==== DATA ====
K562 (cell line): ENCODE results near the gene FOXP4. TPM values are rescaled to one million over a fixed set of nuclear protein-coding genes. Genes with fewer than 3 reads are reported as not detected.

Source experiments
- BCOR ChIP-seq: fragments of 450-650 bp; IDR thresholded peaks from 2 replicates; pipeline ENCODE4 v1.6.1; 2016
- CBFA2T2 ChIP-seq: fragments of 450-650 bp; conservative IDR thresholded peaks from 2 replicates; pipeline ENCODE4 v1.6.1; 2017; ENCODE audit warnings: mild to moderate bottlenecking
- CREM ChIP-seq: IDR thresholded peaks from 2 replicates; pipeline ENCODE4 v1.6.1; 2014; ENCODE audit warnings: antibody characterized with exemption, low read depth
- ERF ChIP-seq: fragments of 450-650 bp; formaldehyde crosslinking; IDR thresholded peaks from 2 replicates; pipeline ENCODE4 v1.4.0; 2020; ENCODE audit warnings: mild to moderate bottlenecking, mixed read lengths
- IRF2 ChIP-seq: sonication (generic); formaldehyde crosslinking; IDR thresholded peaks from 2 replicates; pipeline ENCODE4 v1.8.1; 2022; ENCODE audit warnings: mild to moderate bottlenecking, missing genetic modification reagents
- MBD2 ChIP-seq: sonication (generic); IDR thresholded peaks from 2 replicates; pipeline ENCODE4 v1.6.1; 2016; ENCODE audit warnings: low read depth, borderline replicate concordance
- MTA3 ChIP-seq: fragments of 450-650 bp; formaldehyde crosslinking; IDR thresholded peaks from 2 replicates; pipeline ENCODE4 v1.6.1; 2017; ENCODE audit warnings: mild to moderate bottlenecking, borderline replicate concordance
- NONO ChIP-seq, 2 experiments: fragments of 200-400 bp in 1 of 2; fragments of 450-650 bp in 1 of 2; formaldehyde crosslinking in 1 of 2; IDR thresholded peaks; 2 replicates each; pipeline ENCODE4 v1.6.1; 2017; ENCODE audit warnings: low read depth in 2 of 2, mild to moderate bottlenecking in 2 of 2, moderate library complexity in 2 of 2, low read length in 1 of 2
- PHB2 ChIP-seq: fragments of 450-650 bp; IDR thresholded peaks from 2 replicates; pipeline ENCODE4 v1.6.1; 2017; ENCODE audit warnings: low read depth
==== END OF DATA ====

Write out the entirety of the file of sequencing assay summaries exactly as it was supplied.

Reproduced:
K562 (cell line): ENCODE results near the gene FOXP4. TPM values are rescaled to one million over a fixed set of nuclear protein-coding genes. Genes with fewer than 3 reads are reported as not detected.

Source experiments
- BCOR ChIP-seq: fragments of 450-650 bp; IDR thresholded peaks from 2 replicates; pipeline ENCODE4 v1.6.1; 2016
- CBFA2T2 ChIP-seq: fragments of 450-650 bp; conservative IDR thresholded peaks from 2 replicates; pipeline ENCODE4 v1.6.1; 2017; ENCODE audit warnings: mild to moderate bottlenecking
- CREM ChIP-seq: IDR thresholded peaks from 2 replicates; pipeline ENCODE4 v1.6.1; 2014; ENCODE audit warnings: antibody characterized with exemption, low read depth
- ERF ChIP-seq: fragments of 450-650 bp; formaldehyde crosslinking; IDR thresholded peaks from 2 replicates; pipeline ENCODE4 v1.4.0; 2020; ENCODE audit warnings: mild to moderate bottlenecking, mixed read lengths
- IRF2 ChIP-seq: sonication (generic); formaldehyde crosslinking; IDR thresholded peaks from 2 replicates; pipeline ENCODE4 v1.8.1; 2022; ENCODE audit warnings: mild to moderate bottlenecking, missing genetic modification reagents
- MBD2 ChIP-seq: sonication (generic); IDR thresholded peaks from 2 replicates; pipeline ENCODE4 v1.6.1; 2016; ENCODE audit warnings: low read depth, borderline replicate concordance
- MTA3 ChIP-seq: fragments of 450-650 bp; formaldehyde crosslinking; IDR thresholded peaks from 2 replicates; pipeline ENCODE4 v1.6.1; 2017; ENCODE audit warnings: mild to moderate bottlenecking, borderline replicate concordance
- NONO ChIP-seq, 2 experiments: fragments of 200-400 bp in 1 of 2; fragments of 450-650 bp in 1 of 2; formaldehyde crosslinking in 1 of 2; IDR thresholded peaks; 2 replicates each; pipeline ENCODE4 v1.6.1; 2017; ENCODE audit warnings: low read depth in 2 of 2, mild to moderate bottlenecking in 2 of 2, moderate library complexity in 2 of 2, low read length in 1 of 2
- PHB2 ChIP-seq: fragments of 450-650 bp; IDR thresholded peaks from 2 replicates; pipeline ENCODE4 v1.6.1; 2017; ENCODE audit warnings: low read depth